Mahonia Background and Benefits
Mahonia is a genus of evergreen shrubs in the barberry family, known scientifically as Berberidaceae. This genus contains about 70 species, with M. aquifolium being the type species for Mahonia. M. aquifolium is commonly known as Oregon grape, although it isn’t closely related to true grapes.
Mahonia can grow to a height of three feet with a spread of five feet. The spiny, leathery leaves look like holly, and the twisted branches have a rough surface. Its yellow flowers bloom in early spring and the berries are blue or black when fully ripe.
Mahonia originates from western North America, from New Mexico to Alberta. It is most often found in the understory of evergreen forests, especially Douglas fir. Mahonia may also be found in mountainous brushlands. Mahonia is hardy in a range of conditions, so it has a tendency to become an invasive species outside its normal range.
The berries of Mahonia are edible, although they have large seeds and a very tart flavor. These berries are often combined with sweeter native fruits such as salal when making jelly. Mahonia berries are also made into wine, although this process requires a large amount of additional sugar.
One of the most common uses of Mahonia berries in traditional herbal medicine is the relief of abdominal discomfort. Mahonia contains a number of alkaloids with significant biological activity, including berbamine, berberine, hydrastine and canadine. The primary benefit of these alkaloids is believed to be the inhibition of bacterial growth in the digestive tract.
Uses of Mahonia
The most common uses of Mahonia in modern herbal medicine generally deal with the digestive tract. It may also support a healthy liver and skin.
Skin health support
Topical preparations of Mahonia are often used to help the skin maintain a healthy appearance.
Liver health support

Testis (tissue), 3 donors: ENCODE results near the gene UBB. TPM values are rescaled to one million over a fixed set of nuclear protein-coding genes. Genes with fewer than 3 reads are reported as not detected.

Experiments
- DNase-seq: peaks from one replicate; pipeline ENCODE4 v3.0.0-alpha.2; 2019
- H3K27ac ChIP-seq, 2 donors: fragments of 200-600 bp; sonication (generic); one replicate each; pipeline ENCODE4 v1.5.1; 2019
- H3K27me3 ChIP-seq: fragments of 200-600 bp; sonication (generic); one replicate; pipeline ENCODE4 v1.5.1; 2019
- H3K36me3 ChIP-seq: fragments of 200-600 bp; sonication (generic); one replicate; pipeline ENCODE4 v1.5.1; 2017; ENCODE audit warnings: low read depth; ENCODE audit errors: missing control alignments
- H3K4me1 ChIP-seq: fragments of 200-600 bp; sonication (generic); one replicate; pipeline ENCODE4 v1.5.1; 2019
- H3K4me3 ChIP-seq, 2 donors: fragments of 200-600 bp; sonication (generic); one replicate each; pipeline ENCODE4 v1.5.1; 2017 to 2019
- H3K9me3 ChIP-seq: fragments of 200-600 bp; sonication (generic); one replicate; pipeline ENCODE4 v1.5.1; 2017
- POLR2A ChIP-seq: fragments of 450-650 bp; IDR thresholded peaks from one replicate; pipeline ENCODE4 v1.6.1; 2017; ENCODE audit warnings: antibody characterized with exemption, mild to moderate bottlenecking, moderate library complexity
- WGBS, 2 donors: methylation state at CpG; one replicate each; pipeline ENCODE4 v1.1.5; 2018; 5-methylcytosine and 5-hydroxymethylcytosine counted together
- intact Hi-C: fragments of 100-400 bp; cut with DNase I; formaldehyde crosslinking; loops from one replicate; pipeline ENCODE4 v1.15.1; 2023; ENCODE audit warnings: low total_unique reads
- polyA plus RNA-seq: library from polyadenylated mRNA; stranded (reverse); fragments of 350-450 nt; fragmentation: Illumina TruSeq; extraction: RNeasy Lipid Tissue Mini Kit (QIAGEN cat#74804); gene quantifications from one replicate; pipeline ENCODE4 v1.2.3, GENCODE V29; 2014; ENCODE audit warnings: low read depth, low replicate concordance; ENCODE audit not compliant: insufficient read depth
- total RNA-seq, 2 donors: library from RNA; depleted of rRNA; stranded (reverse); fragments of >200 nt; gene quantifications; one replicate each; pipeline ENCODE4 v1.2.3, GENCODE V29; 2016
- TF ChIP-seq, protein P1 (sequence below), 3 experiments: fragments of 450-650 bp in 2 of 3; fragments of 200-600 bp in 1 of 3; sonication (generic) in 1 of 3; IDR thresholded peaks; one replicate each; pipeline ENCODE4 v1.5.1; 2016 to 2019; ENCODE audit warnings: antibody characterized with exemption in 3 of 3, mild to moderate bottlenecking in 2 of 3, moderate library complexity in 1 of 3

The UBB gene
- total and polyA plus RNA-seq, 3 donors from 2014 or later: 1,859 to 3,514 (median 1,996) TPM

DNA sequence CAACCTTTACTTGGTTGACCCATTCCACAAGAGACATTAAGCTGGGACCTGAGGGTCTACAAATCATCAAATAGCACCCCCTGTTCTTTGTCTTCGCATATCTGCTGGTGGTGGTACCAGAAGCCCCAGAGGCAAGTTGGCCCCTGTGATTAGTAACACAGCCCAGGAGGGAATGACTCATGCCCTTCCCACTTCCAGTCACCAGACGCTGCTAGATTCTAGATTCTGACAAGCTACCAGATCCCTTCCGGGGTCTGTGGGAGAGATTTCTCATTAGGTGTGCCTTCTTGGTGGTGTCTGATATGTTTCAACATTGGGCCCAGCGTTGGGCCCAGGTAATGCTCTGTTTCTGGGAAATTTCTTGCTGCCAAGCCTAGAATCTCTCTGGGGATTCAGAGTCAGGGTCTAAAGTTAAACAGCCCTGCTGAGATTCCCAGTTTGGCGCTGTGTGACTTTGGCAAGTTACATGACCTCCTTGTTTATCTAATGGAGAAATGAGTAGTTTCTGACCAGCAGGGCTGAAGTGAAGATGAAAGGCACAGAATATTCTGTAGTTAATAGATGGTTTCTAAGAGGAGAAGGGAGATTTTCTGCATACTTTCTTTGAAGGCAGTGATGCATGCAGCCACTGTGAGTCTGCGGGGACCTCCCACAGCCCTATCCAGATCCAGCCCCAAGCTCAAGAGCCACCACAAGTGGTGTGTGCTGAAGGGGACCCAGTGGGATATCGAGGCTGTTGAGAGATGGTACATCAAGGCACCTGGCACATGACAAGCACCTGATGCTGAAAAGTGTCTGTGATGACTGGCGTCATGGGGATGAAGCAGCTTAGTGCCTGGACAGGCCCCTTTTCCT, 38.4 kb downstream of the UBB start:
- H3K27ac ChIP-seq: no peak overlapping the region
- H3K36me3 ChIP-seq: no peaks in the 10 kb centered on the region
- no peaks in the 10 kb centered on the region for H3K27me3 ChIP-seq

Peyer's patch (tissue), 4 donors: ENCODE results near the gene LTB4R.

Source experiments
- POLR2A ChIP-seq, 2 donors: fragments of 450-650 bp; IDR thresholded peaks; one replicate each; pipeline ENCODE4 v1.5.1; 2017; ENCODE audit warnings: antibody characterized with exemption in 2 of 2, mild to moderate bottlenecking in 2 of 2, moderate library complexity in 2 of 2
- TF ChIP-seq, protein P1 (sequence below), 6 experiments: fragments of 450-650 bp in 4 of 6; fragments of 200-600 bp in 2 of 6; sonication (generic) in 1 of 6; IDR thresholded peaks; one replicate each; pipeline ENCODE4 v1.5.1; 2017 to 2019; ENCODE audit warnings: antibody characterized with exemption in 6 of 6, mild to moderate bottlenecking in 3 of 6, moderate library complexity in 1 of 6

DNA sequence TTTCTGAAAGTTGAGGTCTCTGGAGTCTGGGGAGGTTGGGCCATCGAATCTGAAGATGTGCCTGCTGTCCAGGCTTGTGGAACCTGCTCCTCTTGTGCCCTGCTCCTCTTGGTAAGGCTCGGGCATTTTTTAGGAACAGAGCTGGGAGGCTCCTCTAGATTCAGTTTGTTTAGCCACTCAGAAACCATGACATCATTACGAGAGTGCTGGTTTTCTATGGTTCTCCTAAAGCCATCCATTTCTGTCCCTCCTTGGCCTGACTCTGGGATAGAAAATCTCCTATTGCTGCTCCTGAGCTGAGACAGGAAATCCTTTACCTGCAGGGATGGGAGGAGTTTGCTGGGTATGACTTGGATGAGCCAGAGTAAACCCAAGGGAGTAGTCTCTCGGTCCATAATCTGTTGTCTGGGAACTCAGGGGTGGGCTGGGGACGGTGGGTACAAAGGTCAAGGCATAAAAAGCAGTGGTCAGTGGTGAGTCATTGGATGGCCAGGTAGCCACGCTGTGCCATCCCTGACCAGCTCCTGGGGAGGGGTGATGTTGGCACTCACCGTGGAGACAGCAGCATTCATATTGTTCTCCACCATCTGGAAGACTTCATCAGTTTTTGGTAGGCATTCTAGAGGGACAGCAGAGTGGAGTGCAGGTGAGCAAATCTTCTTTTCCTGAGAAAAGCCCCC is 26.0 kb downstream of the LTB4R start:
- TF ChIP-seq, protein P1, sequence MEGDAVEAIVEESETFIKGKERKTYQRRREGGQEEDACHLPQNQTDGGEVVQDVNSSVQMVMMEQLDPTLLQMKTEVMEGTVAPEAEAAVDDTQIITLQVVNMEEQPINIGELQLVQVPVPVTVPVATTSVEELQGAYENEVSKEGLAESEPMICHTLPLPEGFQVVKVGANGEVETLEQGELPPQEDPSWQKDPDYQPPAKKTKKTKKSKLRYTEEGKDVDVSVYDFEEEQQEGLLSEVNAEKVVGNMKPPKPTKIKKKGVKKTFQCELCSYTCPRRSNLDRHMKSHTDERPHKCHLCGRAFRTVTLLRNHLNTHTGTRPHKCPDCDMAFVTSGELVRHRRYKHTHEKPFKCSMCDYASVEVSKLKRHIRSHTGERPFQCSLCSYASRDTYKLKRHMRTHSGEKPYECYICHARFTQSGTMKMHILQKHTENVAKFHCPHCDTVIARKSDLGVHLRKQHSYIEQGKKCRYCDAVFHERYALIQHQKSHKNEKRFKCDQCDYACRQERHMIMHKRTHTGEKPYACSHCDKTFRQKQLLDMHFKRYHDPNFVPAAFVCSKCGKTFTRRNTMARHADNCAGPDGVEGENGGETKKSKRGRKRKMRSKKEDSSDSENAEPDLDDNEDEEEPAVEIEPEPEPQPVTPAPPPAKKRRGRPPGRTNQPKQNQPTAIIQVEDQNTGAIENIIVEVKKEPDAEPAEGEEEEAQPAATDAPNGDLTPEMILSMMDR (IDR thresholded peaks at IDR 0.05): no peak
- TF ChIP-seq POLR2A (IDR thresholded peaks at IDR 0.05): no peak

Mahonia can maintain normal blood flow to the liver and may also stimulate the secretion of bile by the gall bladder.
Digestive health support
Mahonia may help to manage a range of digestive conditions, depending on the dose. Small doses are used for diarrhea and larger doses are used for constipation.
Gut flora management
Mahonia extract may be able to manage the population gut flora of E. coli in the intestines. The amount and types of intestinal bacteria and gut flora should remain within a relatively narrow range to maintain overall digestive health.
Signs You May Need Mahonia
Digestive conditions such as constipation or diarrhea are usually the strongest signs that you may need Mahonia. Additional signs that you need Mahonia include chronic itching or rashes on your skin, especially when they are caused by bacterial or fungal infections. Intestinal infections caused by E. coli and eye infections may indicate that Mahonia could benefit you. Liver conditions could also mean that you need Mahonia.
Other Ingredients That May Be Of Interest
Myrrh extract - Myrrh is the resin from several species of plants in the Commiphora genus, especially C. myrrha. Myrrh extract is often used as an oral antiseptic and a liniment.
Olive leaf extract - Olive leaf extract comes from the European Olive, known scientifically as Olea europaea. The primary benefits of this extract are its anti-oxidant properties, especially when combined with other antioxidants.
Synonyms and Similar Forms of Mahonia
Berberidaceae, M. aquifolium, Oregon grape